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What’s lacking in grid cybersecurity

As aging power grids are connected to the Internet, more systems will be transformed by the addition of information and communications technologies. But security experts worry about the potential threats that transition will pose to an already fragile electrical network. If hackers launch a major cyberattack, there are concerns about the ability of the North American electrical system to hold up.

Indeed, the implications of an attack against poorly protected critical electric-grid sites are profound. The nonprofit organization that acts as a watchdog and standards-bearer for North America’s power grid told Congress that a worst-case scenario due to a cyberattack on the electric grid could trigger an outage that would last one to two weeks. Considering the increasing reliance on electricity in the United States - the EIA expects energy consumption to continue to increase at a steady clip over the next couple of decades - an outage of that magnitude would qualify as a crisis.

Lloyds Bank published a study of worst-case scenarios involving cyberattacks against the U.S. power grid. The good news is that Lloyds believes the scenarios it considered were still “improbable.” The bad news is that the attacks remained “technologically possible” and had the potential to inflict up to $1 trillion in total damage on the economy.

The challenge of upgrading an aging communications and network infrastructure to meet heightened cybersecurity standards is further compounded by the fact that there’s not just one grid with central authority. Rather, there exists a “system of systems” that are owned, or used by, more than 3,000 utilities.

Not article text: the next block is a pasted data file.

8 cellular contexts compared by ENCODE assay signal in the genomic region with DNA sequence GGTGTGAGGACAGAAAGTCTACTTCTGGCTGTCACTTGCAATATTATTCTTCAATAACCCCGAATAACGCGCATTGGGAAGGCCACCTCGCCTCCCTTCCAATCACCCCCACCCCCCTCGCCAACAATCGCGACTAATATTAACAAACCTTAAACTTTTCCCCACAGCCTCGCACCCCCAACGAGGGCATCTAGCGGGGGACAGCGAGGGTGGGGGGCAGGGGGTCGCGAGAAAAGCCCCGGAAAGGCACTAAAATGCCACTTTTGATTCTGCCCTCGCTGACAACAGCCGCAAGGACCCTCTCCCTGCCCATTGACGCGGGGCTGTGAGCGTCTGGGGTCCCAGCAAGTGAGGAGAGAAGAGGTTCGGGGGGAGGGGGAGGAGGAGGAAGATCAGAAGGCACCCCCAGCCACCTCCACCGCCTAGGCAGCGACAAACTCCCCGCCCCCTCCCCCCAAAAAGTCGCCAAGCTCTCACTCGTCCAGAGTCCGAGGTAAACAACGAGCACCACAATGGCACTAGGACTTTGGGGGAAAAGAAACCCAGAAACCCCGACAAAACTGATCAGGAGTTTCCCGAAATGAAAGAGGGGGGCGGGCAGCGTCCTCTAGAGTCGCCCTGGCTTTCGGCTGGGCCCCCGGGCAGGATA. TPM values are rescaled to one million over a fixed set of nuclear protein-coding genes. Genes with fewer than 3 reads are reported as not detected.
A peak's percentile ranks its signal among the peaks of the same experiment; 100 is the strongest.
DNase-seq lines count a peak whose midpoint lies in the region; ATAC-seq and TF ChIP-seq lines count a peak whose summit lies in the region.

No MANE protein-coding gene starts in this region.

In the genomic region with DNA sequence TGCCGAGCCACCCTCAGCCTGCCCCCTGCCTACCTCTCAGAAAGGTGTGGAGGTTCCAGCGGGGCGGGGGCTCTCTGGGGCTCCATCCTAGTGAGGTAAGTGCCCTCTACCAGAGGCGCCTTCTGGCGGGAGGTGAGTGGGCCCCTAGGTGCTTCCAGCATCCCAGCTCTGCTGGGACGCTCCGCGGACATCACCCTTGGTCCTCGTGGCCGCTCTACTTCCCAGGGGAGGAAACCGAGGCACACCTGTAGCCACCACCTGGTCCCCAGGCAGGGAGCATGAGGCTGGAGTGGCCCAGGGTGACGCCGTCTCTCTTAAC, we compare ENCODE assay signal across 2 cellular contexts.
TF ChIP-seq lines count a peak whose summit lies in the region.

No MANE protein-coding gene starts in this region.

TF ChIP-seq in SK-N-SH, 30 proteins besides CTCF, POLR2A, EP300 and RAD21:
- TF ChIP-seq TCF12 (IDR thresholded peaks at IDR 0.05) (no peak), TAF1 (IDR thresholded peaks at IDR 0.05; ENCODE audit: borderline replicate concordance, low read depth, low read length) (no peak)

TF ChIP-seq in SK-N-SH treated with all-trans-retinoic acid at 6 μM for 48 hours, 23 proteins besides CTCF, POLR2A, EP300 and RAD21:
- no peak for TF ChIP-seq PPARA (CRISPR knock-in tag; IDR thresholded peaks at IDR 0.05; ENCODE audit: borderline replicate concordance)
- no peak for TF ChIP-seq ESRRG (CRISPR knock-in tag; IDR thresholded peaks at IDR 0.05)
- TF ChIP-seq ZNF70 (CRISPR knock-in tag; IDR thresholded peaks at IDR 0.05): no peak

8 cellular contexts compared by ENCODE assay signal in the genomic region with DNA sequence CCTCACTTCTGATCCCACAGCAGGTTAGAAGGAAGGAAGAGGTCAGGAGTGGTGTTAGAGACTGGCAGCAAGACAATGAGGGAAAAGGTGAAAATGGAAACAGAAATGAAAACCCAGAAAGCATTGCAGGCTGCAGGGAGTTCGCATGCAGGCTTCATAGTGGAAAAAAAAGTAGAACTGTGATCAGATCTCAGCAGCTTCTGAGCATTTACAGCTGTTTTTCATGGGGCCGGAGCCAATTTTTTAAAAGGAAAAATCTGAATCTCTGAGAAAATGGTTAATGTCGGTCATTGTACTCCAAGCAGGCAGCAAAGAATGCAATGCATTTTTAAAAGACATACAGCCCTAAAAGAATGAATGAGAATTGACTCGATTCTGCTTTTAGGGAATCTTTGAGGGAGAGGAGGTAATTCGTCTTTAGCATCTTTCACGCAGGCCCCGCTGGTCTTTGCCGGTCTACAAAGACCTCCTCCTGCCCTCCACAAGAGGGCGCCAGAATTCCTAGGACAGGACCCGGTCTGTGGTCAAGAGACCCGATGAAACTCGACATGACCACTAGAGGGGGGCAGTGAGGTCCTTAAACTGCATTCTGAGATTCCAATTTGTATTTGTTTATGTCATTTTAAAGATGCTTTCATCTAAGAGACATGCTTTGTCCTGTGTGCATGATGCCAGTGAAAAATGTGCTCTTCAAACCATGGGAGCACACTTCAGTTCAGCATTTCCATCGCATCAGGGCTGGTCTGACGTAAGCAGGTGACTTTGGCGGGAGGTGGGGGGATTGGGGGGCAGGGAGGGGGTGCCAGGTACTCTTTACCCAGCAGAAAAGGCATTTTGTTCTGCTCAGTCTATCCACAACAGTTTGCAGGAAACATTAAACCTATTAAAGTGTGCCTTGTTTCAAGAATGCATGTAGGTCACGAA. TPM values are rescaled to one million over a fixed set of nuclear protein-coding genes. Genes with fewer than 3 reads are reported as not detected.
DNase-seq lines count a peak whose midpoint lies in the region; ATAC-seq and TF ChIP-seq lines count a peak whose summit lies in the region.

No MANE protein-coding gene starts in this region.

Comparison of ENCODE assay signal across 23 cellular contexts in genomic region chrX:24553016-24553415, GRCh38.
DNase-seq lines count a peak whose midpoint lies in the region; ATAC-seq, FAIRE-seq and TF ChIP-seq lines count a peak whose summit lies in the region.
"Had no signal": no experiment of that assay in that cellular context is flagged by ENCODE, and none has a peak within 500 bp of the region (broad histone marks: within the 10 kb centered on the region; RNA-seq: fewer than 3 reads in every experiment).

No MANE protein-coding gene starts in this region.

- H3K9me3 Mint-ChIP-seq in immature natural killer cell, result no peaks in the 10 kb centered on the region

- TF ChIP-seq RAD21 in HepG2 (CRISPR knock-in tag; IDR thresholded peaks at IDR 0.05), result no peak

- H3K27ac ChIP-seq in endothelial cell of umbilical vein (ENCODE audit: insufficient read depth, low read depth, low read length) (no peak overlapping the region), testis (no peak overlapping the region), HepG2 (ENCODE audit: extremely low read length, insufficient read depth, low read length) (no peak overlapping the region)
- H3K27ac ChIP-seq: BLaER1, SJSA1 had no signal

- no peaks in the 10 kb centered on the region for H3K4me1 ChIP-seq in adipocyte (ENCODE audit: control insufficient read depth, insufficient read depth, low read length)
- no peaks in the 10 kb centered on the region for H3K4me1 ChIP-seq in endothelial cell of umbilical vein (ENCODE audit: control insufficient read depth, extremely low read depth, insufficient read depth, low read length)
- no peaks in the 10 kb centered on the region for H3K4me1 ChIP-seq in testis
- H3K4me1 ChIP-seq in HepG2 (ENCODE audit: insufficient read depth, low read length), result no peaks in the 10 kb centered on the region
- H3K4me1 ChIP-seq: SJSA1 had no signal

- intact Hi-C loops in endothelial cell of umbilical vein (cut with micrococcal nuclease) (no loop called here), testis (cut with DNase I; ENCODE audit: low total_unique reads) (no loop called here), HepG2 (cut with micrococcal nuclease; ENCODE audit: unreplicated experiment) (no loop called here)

Lack of urgency

At the same time, there are new security requirements that will surface as more smart systems and appliances get connected to the grid. Between 2007 and 2014, for example, the number of smart meters in the U.S. has soared from 10 million to more than 50 million as part of the rapid deployment of smart devices belonging to the Internet of Things, which also includes so-called smart houses, smart cars and other IoT-enabled devices.

The concern is that attackers hacking into any of these IoT implementations could then tunnel their way upstream into the electric grid. The worry is compounded by a seeming lack of urgency to prepare against potential threats.

The Department of Homeland Security has published a set of cybersecurity guidelines that grid operators and other industrial control systems can follow to reduce their attack surface. It includes the usual reminders about patch management and other best practices for building defensible environments.

But the biggest challenge may be philosophical. Only 29 percent of U.S. companies are starting to implement a cyberphysical strategy, 36 percent are still developing a strategy, and 18 percent have no plans to even develop a strategy, according to the SANS Institute.

The lesson should be clear: If grid operators can modify their thinking about security to fit with changing times, they can avoid a lot of needless stress. Otherwise, they are fated to live in interesting times.

Charles Cooper has covered technology and business for the past three decades. All opinions expressed are his own. AT&T has sponsored this blog post.

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